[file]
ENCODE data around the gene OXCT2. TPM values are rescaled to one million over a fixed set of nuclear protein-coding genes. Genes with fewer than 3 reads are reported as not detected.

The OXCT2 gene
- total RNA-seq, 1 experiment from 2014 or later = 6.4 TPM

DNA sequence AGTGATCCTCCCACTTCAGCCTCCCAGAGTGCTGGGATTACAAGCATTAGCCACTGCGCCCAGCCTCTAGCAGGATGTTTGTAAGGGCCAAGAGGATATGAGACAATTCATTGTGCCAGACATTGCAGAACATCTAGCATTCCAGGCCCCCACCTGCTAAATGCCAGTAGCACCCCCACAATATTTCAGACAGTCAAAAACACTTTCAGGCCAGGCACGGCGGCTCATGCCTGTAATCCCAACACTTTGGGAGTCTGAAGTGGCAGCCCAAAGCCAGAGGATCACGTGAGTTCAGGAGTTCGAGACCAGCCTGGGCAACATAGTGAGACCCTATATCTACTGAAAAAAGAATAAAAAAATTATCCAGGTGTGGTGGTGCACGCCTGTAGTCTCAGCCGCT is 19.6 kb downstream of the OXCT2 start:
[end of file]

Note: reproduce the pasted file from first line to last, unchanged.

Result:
ENCODE data around the gene OXCT2. TPM values are rescaled to one million over a fixed set of nuclear protein-coding genes. Genes with fewer than 3 reads are reported as not detected.

The OXCT2 gene
- total RNA-seq, 1 experiment from 2014 or later = 6.4 TPM

DNA sequence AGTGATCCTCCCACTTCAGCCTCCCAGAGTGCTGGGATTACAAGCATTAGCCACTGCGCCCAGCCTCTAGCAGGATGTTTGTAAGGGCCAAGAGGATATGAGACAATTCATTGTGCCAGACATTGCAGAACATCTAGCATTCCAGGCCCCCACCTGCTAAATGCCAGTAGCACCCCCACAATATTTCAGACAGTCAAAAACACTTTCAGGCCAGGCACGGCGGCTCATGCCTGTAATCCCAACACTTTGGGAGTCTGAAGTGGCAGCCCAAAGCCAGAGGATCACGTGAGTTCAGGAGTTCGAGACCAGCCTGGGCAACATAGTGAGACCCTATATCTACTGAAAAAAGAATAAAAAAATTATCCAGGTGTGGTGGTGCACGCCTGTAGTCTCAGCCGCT is 19.6 kb downstream of the OXCT2 start: